But wait a minute you say, clearly your computer is deluded Norman! We know this polynomial factors, because all polynomials do. That is what the Fundamental Theorem of Algebra asserts, and it must be right, because everyone says so. Why don’t you find the zeroes first?

Okay, let’s see what happens if we do that: if I press solve numeric after the equation


the computer tells me that: Solution is: {[x=-1. 006254],[x=-4. 994786],[x=-11. 00119],[x=3. 002230]}

But these are not true zeroes, as we saw in yesterday’s blog, they are only approximate zeroes. True zeroes for this polynomial in fact do not exist.

True zeroes for this polynomial in fact do not exist.

True zeroes for this polynomial in fact do not exist.

Probably I will have to repeat this kind of mantra another few hundred times before it registers in the collective consciousness of my fellow pure mathematicians!

Let us check if we do get factorization: we ask the computer to expand


and it does so to get

x⁴+14.0x³+20. 00000x²- 158.0x-166.0.

Hurray! We have factored our polynomial successfully! [NOT]

Here is the snag: the coefficients are given as decimal numbers, not integers. That means there is the possibility of round-off. Let me up the default number of digits shown in calculations from 7 to 20 and redo that expansion. This time, I get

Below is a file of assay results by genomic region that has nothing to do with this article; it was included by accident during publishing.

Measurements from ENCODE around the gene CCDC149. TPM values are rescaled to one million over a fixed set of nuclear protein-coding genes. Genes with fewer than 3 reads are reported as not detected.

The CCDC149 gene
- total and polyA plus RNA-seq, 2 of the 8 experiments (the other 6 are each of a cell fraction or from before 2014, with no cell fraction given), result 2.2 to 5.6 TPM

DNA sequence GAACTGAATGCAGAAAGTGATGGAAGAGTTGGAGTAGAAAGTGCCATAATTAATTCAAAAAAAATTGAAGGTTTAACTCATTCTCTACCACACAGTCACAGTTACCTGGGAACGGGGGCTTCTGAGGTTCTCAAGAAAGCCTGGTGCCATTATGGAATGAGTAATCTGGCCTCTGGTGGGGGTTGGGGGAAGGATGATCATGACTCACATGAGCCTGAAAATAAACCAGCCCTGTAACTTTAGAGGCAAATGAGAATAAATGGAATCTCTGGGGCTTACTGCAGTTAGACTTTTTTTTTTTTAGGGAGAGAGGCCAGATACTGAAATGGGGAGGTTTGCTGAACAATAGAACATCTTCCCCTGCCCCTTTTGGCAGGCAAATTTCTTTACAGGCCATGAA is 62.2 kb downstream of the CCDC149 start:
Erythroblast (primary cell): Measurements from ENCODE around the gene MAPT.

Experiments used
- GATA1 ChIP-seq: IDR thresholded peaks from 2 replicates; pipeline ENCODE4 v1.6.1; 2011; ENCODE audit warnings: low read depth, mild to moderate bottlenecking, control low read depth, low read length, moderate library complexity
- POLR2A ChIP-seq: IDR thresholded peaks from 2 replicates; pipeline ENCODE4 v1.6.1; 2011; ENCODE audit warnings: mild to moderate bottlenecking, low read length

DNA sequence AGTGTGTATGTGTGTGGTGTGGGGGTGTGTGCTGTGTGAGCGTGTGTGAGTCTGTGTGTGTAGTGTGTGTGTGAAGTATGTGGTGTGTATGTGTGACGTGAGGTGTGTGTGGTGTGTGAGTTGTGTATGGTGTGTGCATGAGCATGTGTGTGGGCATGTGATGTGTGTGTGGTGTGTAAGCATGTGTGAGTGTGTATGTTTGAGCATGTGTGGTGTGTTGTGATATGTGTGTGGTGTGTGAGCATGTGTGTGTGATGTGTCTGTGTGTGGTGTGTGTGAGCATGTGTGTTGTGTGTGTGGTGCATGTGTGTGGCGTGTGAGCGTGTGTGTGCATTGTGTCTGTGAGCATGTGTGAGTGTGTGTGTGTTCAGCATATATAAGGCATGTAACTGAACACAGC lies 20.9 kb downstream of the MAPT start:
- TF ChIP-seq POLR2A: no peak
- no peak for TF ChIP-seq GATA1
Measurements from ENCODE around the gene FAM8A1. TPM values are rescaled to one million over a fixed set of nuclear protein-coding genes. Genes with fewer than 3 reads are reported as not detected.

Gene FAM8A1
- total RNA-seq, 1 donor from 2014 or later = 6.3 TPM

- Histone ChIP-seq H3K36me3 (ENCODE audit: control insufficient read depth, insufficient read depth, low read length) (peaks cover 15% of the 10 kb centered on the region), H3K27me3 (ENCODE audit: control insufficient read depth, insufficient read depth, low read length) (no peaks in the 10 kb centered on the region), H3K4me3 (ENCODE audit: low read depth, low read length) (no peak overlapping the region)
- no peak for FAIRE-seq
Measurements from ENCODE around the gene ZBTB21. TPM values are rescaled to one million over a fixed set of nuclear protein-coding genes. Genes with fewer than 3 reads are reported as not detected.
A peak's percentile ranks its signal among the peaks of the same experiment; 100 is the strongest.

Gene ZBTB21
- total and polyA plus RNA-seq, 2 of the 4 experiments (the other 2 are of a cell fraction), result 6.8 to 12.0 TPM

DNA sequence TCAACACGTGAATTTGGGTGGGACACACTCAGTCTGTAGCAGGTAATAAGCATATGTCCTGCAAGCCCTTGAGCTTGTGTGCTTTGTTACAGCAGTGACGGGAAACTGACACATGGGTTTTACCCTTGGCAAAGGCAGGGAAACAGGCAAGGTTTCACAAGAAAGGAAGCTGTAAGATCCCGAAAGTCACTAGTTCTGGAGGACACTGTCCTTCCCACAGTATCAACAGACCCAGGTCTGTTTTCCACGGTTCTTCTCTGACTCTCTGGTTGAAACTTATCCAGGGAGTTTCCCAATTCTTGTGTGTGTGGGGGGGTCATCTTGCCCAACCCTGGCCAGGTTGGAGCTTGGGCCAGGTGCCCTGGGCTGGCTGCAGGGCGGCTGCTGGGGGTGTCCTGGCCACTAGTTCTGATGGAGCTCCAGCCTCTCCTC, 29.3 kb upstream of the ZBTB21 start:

x⁴+14.0x³+19. 999999656 344x²- 158. 000005080 13515776x-166. 000016519 11547081.

Sadly we see that the factorization was a mirage. Ladies and Gentlemen: a polynomial that does not factor into linear factors: q(x)=x⁴+14x³+20x²-158x-166.

Here is the true story of rational polynomial factorization: polynomials which factor into linear factors are easy to generate, but if you write down a random polynomial with rational coefficients of higher degree, the chances of it being of this kind are minimal. There is a hierarchy of factorizability of polynomials of degree n, whose levels correspond to partitions of n. For example if n=4, then there are five partitions of 4, namely 4, 3+1, 2+2, 2+1 and 1+1+1+1. Each of these corresponds to a type of factorizability for a degree four polynomial.

Here are example polynomials that fit into each of these kinds:


x⁴+14x³+21x²-147x-165= (x³+3x²-12x-15)(x+11)

x⁴+14x³+18x²-172x-216= (x²-2x-4)(x²+16x+54)

x⁴+14x³+19x²-156x-162= (16x+x²+54)(x-3)(x+1)

x⁴+14x³+20x²-158x-165= (x+11)(x-3)(x+5)(x+1).

So the world of polynomial factorizability is much richer than we pretend. But that also means that the theory of diagonalization of matrices is much richer than we pretend. The theory of eigenvalues and eigenvectors of matrices is much richer than we pretend. And many other things besides.

In distant times, astronomers believed that all celestial bodies moved around on a fixed celestial sphere centered on the earth. What a naive, convenient picture this was. In a thousand years from now, that is the way people will be thinking about our view of algebra: a simple-minded story, useful in its way, that ultimately just didn’t correspond to the way things really are.